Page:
- Tavia Grant reports on the most recent world happiness report from the UN Sustainable Development Solutions Network. And David Doorey points out a rather striking similarity among the countries at the top of the list, while Dan Gardner highlights Stephen Harper's longstanding goal of removing Canada from the group.
- CBC reveals that thousands of Saskatchewan employers - including hundreds of restaurants - have received permission to use temporary foreign workers rather than paying a fair wage to attract local workers.
- David Climenhaga reveals which public servants are next on the hit list of the Manning Centre and its corporate backers:
Getting back to the original point of all this, right there on the list for consideration were "the problem with municipal public consultations" and "confronting overbearing urban planners."- And sadly, the attack on public involvement in policy decisions sounds all too familiar to those who read Bruce Johnstone's weekend tirade against Regina's wastewater referendum. Meanwhile, Paul Dechene interviews Michael Fougere (or possibly a random corporate buzzword generator) in an effort to get some explanation for Fougere's position - with predictable results.
Given the well-known habit of right-wing think tanks and their ilk to respond compliantly to the wishes of their funders, plus the Calgary development industry's extremely generous contributions revealed by Wenzel, what do you want to bet that we can count on the next MNC to devote considerable attention to these matters?
And what, do you think, will they find to be the problem with municipal public consultations? That they're too democratic? A cynic might wonder, but it's important to remember that the people who finance and staff the Manning Centre, and indeed Preston Manning himself, don't necessarily define democracy the same way you and I do.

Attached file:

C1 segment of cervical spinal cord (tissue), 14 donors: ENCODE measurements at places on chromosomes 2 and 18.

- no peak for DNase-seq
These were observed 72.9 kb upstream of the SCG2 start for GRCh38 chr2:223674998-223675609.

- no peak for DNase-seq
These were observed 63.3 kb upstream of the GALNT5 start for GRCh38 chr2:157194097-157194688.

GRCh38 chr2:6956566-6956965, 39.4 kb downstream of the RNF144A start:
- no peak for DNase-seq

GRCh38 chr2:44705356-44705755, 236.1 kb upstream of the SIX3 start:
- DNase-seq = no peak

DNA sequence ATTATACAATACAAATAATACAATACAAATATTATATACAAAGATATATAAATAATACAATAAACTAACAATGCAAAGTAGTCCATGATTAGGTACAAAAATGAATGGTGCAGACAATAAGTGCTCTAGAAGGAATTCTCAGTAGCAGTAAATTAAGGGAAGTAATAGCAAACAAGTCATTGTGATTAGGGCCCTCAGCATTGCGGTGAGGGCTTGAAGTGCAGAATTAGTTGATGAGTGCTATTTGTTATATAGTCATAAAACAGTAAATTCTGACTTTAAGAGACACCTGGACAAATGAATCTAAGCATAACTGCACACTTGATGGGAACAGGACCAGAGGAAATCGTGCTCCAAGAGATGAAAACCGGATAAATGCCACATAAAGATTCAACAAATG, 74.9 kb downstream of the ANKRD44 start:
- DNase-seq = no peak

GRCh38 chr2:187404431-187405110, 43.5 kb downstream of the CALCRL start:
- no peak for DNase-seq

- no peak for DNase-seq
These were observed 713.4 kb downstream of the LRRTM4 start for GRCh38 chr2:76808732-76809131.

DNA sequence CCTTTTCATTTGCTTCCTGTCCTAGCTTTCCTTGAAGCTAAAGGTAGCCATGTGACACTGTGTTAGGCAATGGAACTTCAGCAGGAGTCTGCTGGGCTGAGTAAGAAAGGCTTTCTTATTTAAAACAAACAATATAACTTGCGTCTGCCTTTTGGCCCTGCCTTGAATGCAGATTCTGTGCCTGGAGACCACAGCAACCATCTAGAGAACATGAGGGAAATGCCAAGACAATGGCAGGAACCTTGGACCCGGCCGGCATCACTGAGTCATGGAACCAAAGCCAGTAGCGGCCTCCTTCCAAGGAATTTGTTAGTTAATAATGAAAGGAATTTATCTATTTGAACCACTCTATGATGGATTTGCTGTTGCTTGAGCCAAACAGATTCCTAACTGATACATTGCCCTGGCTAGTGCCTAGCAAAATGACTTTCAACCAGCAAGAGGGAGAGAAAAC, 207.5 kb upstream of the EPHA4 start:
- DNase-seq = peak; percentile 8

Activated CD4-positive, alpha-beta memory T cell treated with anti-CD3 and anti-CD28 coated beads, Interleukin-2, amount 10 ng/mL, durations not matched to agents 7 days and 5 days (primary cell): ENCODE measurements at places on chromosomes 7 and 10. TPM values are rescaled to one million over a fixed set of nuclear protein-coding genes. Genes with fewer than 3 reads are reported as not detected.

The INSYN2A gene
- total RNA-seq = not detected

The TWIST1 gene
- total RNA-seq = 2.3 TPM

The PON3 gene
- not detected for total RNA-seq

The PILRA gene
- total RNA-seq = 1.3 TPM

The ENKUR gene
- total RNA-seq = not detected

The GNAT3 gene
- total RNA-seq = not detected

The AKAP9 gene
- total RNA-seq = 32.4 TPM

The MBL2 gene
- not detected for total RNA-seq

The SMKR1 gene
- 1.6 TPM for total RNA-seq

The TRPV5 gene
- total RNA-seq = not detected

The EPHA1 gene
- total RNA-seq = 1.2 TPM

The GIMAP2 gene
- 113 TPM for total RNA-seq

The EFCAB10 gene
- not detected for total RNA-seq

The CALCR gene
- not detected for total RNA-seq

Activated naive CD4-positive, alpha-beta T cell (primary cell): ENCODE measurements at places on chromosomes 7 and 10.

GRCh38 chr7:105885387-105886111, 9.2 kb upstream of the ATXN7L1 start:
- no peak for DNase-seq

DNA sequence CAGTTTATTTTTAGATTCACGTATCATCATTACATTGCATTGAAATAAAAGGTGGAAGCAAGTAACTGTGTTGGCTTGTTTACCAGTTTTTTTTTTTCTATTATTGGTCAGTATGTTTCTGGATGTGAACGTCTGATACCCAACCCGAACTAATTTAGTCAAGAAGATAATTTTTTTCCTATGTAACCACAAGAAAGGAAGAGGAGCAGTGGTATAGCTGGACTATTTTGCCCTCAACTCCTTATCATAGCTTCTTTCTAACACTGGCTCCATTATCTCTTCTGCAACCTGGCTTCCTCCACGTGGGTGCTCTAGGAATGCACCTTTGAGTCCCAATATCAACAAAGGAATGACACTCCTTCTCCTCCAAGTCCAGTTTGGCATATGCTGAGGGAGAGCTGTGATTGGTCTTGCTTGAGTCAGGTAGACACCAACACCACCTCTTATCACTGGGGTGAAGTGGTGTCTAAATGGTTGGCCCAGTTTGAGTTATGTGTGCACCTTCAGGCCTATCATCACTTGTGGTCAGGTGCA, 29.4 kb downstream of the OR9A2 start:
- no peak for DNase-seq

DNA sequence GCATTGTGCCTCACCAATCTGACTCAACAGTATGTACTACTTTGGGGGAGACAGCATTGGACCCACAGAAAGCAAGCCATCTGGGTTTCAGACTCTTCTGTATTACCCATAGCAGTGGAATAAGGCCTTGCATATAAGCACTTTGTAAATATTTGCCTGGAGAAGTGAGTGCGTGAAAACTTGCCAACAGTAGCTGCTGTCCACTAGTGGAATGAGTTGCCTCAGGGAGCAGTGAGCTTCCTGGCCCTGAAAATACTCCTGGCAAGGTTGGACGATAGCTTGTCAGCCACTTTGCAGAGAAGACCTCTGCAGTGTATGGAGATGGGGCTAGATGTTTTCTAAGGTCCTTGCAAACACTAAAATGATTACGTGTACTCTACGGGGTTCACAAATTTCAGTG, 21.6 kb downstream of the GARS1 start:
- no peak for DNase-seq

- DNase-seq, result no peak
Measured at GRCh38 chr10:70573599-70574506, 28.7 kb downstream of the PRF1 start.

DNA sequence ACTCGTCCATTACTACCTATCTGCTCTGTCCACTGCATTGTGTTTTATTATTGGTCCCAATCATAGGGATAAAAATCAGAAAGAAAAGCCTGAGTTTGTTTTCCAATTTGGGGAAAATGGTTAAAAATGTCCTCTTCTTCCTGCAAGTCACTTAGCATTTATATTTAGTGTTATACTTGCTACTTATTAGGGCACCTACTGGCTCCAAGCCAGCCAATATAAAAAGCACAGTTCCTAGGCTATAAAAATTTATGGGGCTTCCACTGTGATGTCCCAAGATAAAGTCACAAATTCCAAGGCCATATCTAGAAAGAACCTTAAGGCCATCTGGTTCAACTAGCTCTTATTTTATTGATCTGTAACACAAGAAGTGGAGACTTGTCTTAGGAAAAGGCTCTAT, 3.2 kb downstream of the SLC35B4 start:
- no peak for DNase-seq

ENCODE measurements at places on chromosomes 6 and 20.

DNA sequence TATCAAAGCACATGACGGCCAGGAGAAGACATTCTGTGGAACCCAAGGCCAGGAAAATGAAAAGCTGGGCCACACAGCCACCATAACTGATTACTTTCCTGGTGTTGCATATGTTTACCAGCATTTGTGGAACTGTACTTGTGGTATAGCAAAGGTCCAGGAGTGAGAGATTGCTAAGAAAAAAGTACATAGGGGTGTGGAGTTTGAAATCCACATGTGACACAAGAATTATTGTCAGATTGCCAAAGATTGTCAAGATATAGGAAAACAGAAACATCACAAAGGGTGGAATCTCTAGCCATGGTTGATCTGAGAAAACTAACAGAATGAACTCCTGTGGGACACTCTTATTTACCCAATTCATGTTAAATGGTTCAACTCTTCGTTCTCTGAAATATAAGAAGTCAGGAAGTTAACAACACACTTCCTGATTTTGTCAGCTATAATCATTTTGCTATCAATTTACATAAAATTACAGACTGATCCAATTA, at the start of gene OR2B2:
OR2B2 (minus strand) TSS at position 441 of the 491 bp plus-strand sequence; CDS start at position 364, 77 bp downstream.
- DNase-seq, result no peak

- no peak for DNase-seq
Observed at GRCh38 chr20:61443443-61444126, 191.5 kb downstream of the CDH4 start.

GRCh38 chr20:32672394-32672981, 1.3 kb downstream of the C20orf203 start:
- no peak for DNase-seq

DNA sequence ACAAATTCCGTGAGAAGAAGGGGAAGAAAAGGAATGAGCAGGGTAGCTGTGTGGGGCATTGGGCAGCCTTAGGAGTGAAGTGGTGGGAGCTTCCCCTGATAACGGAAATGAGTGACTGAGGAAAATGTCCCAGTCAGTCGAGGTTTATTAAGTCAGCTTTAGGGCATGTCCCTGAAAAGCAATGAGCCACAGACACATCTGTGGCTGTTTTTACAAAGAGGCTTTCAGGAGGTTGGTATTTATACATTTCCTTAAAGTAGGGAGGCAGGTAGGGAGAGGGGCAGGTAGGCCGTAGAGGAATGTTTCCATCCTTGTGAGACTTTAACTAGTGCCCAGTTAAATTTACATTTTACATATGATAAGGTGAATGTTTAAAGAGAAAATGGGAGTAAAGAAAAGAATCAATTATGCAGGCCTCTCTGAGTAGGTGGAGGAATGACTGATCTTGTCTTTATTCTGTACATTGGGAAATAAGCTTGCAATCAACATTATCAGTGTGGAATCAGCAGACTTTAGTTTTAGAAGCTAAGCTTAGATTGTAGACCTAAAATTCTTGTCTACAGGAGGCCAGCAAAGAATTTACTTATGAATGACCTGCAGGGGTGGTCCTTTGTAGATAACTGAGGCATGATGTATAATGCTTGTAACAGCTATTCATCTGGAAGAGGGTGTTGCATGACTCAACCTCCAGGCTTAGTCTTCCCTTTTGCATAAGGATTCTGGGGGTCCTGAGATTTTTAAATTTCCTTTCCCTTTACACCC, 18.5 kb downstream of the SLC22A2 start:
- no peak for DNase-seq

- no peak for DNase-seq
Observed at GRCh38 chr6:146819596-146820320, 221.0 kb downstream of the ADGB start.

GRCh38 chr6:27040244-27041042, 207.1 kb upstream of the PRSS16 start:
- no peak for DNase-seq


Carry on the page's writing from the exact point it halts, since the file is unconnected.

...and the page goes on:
They are big on "economic democracy" -- which might cynically be described as the right to get rich as stink any way you please and not pay taxes while you’re about it. They are not so enthusiastic about your right to decide your fate through the ballot box without interference or deception, especially if your preferred representatives are not of a mind to "swing their way."
- Finally, Aaron Wherry recognizes that the disclosure of relatively small office expenses on the part of elected officials makes for just a tiny (if perhaps necessary) part of a transparent picture of our political scene:
It is, for sure, for our MPs to explain and justify how they spend the public’s money. But we should always be careful to avoid lazy outrage. Or at least we should be mindful to focus on the real enemy—flagrant abuses of the public trust that lack justification. Perspective is also important. Parliament’s ability to scrutinize the billions in spending that it approves each year should, I will earnestly suggest, generally be of greater concern than however much parliamentarians spend on coffee-makers.
Of course, the possibility that we might be distracted by coffee-maker purchases is no excuse to avoid detailing the exact cost, shape and usefulness of every coffee-maker purchased with public funds. I suspect that after some fussing over coffee-makers, we’d all adjust to a world in which we understood our MPs to sometimes both consume coffee themselves and provide it for their staff and guests. Or so I dare to dream.